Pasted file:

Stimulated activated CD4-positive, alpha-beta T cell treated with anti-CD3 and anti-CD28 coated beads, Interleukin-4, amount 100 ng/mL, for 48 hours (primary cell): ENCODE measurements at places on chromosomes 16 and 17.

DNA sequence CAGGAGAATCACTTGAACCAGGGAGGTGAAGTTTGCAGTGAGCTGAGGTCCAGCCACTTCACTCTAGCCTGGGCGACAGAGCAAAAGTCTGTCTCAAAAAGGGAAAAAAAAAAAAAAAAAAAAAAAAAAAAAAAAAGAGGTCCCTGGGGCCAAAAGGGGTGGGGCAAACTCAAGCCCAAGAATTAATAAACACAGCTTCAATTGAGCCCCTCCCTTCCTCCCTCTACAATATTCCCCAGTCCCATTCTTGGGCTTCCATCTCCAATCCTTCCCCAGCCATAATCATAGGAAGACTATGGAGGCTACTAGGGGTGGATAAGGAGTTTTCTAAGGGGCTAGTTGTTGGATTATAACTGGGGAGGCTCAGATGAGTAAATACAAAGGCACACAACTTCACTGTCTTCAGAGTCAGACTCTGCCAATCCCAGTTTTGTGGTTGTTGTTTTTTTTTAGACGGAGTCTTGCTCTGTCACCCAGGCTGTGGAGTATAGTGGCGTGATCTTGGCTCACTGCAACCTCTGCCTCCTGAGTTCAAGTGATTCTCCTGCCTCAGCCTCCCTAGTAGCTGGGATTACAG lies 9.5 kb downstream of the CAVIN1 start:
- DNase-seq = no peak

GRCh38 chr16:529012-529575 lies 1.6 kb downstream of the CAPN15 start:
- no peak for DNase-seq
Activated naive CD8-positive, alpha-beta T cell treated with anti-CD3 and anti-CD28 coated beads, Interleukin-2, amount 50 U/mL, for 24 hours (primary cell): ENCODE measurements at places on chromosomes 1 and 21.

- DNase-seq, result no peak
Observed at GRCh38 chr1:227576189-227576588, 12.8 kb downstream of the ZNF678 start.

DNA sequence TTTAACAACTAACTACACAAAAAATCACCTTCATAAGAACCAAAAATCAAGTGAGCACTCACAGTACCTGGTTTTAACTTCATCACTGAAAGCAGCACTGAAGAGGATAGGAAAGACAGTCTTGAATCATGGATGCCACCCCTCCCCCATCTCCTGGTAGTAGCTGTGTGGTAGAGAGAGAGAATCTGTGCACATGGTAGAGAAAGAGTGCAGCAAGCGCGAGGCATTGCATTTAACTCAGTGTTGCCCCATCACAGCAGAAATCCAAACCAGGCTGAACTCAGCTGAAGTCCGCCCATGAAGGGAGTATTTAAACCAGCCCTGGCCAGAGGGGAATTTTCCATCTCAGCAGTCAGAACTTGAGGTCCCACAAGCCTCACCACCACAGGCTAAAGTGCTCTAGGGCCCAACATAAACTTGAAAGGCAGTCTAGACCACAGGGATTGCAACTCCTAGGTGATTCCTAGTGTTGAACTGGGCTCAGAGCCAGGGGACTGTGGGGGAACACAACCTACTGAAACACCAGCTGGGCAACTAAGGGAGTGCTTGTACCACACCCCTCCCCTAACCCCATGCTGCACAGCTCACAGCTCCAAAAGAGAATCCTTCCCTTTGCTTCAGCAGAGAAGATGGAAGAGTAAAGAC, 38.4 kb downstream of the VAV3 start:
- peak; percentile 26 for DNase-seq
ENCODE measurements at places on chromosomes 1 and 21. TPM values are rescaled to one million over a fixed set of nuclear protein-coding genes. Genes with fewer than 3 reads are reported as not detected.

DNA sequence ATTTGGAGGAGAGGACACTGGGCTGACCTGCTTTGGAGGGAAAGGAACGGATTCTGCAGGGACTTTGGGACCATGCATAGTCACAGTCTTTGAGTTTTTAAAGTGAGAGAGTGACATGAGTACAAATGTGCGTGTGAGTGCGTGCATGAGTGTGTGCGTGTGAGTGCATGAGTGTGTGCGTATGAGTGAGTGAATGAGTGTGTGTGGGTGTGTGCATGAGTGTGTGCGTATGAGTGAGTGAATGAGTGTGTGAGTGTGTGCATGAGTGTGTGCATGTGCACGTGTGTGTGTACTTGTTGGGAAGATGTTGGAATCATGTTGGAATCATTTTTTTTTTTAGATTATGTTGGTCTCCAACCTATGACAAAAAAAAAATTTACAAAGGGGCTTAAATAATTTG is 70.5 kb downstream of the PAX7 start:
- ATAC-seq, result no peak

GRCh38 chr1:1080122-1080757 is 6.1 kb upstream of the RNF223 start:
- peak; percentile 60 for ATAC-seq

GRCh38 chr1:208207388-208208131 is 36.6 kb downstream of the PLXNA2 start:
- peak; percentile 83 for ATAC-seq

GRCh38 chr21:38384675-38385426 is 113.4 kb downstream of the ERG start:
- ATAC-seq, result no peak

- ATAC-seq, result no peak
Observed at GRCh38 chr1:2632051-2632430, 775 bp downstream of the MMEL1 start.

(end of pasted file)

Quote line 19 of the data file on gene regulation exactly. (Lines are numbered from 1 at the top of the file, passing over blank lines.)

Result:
- ATAC-seq, result no peak